This is not only for parents–this is for all of us. There is a new ‘problem in town’ and most of us are not aware of what it is.
Most days I don’t want to watch the news because it is all about violence. Seldom a day goes by that we don’t hear of a mass shooting, a stabbing, a beating put on someone (often older citizens because they are easy targets and they don’t or can’t fight back), a robbery or home invasion, kidnappings and rapes or sexual assaults. What do many these instances seem to have in common? There are several factors for sure but research is beginning to point to more violent video games and so called ‘action’ movies which offer more explosions and more graphic visuals of people being blown up or destroyed. Movies are losing out because there can be no direct interaction determining the outcome of the movie itself. And then there have been dramatic changes in music styles, lyrics and subject matter. The list goes on.
The new problem is our children’s ADDICTION TO VIOLENCE. Before you ‘X’ out of this article saying it can’t happen to my kids know that it can, does and will if we don’t do something about it and real soon. We can begin by educating ourselves about what is happening and listen to what others are seeing. Where there is smoke there is usually a fire burning close by.
Certainly the video game producers know about this new social phenomenon. This is what makes them billions. It’s their golden goose. Advertisers know it, media people know it, print media people know it but their pre-occupation with greed (they call it business) and with what sells over rides any moral obligation to the people who put out the cash. They wash their hands of the outcomes of this new addiction by saying they are not responsible for how people respond to their products. Wrong. They are responsible especially when they have done their homework and know the outcomes that are possible. Guilty by commission or omission–still guilty. Sort of sounds like the tobacco companies and the nicotine fiasco doesn’t it? They knew and didn’t care until it cost them billions.
Here are some excerpts from what scientists and researchers have to say:
From a recent article published in Science Daily:
The study “does not demonstrate that one behavior caused the other,” said Dewey Cornell, a professor of education at the University of Virginia. Even so, he said, other research shows “that persons who play violent video games will be more prone to have aggressive thoughts, feelings and actions.”
A few facts from The Zur Institute.com–Innovative Resources & OnLine Continuing Education:
- Although the cause and effect is not clear, the Surgeon General reports that T.V. violence is linked to aggressive behavior in children who view violent shows. Similarly, American Medical Association, American Psychological Association, UNESCO, and US Attorney General, have all reached the conclusion is that T.V. violence is linked to the proliferation of violence in our culture.
- In some violent video games, players act as killers as the sole purpose of the game. This can include a disturbingly realistic “target” over other figures in the game.
- The proliferation of violence and pornography on the Internet has become a significant factor in desensitizing children to violence and sexual crimes against women, children and vulnerable minorities.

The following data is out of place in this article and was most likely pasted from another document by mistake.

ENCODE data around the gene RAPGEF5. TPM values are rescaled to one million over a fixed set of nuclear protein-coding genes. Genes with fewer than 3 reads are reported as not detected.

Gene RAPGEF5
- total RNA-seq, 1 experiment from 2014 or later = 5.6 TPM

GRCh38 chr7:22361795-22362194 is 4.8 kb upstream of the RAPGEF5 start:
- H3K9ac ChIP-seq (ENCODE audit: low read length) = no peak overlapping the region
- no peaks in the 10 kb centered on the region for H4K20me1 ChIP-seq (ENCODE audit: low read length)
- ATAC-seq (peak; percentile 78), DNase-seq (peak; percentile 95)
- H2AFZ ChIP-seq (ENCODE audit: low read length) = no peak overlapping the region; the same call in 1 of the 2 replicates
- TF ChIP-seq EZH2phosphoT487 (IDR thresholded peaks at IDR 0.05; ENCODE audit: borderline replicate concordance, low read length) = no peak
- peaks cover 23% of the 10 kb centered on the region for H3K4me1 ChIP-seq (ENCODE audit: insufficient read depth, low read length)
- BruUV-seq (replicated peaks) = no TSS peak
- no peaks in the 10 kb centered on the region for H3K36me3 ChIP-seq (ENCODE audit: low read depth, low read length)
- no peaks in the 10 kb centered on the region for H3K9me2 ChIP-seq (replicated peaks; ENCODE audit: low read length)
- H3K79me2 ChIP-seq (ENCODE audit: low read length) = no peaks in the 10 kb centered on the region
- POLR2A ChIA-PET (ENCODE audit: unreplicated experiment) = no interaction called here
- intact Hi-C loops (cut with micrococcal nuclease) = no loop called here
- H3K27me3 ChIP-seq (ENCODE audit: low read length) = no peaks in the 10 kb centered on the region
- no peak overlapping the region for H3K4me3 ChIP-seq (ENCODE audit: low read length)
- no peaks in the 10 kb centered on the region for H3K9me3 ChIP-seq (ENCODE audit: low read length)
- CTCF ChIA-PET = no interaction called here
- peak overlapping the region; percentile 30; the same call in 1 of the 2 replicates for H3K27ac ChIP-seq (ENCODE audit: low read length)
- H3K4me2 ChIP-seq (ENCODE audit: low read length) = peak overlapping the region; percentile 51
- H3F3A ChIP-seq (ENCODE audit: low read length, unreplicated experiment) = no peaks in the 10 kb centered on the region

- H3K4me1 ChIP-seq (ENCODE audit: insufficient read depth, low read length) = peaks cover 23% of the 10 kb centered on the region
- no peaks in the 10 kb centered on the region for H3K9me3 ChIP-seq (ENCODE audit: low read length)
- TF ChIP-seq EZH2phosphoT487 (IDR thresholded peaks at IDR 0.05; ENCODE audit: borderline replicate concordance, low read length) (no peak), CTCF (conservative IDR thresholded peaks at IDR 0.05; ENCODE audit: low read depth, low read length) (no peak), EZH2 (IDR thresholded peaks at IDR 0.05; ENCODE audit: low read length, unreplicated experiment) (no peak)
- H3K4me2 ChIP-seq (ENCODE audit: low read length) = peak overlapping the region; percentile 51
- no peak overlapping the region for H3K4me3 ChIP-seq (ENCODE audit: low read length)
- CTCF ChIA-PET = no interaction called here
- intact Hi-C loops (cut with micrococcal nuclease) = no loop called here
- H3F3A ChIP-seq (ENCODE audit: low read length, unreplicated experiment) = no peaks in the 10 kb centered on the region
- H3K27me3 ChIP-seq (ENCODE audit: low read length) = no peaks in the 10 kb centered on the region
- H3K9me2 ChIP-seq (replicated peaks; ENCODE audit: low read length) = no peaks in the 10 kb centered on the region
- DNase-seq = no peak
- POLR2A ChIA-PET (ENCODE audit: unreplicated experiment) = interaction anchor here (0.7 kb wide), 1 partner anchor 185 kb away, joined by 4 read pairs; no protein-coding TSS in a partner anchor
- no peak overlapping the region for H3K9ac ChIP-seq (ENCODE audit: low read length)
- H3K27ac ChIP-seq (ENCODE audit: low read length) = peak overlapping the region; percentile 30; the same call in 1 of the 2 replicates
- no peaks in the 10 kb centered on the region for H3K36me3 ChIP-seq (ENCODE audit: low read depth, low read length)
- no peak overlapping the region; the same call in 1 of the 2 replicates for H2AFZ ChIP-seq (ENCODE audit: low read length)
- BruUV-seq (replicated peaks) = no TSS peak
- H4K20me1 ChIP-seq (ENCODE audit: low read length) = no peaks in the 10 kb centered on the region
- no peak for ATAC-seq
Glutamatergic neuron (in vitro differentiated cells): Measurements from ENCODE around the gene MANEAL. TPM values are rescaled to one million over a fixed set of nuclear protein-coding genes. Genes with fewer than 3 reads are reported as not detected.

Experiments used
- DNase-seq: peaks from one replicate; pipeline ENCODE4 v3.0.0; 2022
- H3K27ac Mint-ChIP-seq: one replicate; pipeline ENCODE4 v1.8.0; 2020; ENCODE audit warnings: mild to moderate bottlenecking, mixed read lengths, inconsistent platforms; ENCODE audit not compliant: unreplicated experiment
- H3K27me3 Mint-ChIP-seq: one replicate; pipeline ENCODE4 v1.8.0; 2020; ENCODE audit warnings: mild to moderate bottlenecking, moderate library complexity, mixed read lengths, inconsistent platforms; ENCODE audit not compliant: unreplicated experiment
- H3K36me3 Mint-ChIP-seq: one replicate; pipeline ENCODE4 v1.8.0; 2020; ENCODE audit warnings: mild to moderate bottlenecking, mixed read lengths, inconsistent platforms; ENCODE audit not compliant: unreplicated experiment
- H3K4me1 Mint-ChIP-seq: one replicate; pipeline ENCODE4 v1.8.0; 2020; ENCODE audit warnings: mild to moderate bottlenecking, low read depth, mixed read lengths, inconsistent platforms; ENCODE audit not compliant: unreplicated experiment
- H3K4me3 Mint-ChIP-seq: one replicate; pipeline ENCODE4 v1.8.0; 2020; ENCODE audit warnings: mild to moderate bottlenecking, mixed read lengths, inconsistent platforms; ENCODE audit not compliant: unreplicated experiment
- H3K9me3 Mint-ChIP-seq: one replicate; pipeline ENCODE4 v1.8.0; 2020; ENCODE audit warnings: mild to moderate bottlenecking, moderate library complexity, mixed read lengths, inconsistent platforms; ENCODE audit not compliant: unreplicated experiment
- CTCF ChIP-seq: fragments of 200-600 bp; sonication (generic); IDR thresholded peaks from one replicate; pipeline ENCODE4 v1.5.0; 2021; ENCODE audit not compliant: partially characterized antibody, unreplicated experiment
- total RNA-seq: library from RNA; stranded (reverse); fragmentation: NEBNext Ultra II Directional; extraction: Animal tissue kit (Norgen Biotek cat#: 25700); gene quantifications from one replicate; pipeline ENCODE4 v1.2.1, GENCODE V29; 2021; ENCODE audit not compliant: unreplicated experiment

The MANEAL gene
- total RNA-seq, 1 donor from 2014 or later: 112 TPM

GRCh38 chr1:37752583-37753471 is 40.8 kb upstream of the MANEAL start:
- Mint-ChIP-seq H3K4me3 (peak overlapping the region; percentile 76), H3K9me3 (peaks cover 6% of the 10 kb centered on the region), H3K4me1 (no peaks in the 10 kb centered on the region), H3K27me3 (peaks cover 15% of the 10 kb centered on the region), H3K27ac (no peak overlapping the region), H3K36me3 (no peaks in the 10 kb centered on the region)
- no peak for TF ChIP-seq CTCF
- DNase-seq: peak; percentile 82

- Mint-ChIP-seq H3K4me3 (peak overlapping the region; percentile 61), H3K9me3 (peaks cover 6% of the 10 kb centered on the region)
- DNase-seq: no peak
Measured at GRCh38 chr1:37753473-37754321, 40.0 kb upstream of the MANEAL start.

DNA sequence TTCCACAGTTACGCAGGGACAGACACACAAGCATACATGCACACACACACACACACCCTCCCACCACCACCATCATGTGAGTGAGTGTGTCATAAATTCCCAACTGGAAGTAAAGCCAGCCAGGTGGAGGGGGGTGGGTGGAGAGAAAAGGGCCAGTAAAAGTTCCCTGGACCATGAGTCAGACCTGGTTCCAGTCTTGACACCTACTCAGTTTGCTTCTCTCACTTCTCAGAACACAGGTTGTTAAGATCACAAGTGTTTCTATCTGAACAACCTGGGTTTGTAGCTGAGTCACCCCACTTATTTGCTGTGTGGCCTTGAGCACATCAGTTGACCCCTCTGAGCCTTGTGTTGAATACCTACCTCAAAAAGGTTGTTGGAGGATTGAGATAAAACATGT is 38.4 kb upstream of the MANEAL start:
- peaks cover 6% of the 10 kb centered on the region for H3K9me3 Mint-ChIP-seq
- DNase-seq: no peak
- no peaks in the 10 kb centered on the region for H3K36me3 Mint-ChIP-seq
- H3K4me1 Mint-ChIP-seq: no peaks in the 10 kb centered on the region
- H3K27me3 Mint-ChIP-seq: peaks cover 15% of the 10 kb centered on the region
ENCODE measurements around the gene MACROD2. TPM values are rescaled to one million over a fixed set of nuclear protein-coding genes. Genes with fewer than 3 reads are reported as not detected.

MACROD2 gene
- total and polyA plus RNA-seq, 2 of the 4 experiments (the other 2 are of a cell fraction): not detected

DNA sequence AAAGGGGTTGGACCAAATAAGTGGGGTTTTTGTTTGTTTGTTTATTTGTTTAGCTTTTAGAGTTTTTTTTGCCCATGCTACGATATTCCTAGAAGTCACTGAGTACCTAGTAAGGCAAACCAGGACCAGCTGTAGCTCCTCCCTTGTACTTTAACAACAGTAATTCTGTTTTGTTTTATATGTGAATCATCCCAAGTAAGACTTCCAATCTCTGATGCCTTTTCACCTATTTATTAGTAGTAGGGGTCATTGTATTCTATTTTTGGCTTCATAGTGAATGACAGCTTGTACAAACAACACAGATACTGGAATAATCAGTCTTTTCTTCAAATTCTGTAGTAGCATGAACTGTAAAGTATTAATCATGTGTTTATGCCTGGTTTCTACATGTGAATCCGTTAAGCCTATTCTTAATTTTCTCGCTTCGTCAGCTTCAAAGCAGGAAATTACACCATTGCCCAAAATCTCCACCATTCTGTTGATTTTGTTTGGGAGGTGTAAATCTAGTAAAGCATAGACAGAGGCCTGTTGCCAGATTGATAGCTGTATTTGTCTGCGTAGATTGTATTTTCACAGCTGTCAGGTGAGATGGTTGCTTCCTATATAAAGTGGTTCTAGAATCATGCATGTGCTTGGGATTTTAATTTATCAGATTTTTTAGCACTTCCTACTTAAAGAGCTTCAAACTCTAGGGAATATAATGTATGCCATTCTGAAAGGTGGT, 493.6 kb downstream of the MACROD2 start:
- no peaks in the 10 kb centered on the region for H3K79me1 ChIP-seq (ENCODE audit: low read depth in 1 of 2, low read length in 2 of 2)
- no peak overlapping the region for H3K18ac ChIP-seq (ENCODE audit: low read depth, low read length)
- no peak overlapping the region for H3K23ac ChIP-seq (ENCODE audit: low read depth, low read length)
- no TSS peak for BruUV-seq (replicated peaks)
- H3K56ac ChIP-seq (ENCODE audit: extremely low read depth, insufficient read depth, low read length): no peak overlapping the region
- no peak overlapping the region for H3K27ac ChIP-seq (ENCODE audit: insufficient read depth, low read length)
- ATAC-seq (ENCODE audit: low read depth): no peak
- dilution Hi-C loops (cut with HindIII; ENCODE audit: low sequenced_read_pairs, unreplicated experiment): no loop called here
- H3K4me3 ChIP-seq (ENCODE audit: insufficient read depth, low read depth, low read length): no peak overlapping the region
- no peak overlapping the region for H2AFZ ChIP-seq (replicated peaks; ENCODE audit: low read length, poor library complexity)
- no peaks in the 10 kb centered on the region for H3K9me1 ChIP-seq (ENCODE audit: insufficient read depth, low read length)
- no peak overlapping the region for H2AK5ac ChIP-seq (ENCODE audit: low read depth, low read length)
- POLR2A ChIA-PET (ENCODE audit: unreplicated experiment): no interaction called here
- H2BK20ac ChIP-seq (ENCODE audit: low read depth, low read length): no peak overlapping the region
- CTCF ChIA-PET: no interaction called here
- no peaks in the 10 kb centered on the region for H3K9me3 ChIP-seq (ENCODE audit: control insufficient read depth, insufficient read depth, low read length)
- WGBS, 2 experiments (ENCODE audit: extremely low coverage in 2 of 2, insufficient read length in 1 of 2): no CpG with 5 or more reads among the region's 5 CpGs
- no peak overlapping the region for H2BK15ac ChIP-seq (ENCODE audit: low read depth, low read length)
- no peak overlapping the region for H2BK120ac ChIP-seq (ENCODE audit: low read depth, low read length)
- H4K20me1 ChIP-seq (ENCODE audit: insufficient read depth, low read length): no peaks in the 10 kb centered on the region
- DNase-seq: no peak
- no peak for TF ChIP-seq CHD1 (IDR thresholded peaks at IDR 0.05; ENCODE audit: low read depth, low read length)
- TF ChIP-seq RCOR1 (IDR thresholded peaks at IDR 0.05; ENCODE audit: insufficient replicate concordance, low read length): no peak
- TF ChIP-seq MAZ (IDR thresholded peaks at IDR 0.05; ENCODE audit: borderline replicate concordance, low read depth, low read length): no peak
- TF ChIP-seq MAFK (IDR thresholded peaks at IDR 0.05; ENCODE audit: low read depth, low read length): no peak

- Thousands of studies have shown that violence on T.V. can influence behavior and attitudes among children who watch it.
- By age 12, the average child has witnessed tens of thousands of acts of violence on T.V. and games. The gaming acts of violence are even more damaging because the player is actively seeking to kill or wound fellow players. Multiplayer online games have real people taking the part of avatars, which means that fights are going on in real psychological space.
Kids enjoy the high intensity ‘payback’ for the time they have invested when playing video games and watching violent TV shows. They receive the stimulation that they crave and when they are denied that ‘payback’ or they cannot satisfy the ‘craving’ they resort to ways of acting out–usually with violent behavior. It sounds so very similar to the same things that drug addicts and alcoholics go through.
Some behaviors to look for in your kids:
* agitation and anxiety when they cannot play or not allowed to play
* losing track of time–similar to ‘blackouts’ for the alcoholic or the drug addict
* loss of interest in school. Marks begin to fall off, loss of interest in social connections, family and good friends who don’t or aren’t involved in gaming. There is no intense stimulation in these activities so they lose interest.
* increasing complaints about eye stress, headaches and body aches (from sitting in the same position for long periods of time)
* constantly on their personal devices-often instead of talking to someone who is near by
* mood shifts
* difficulty in stopping playing or interrupting ‘the game’–can get angry and violent when forced to do so.
* increased isolation
* they begin to act out unfamiliar responses to real life situations
There are many more but that should provide some indications of what is going on with your kids and their technology.
What to do?
Become informed–do some research-there is a great deal of information out there now. Check out the two web pages I sited earlier and then decide if you recognize any of the symptoms.
Anyways, that’s how I see it, Jim
Comments are always welcome. Send to: jimcloughley.com or firstname.lastname@example.org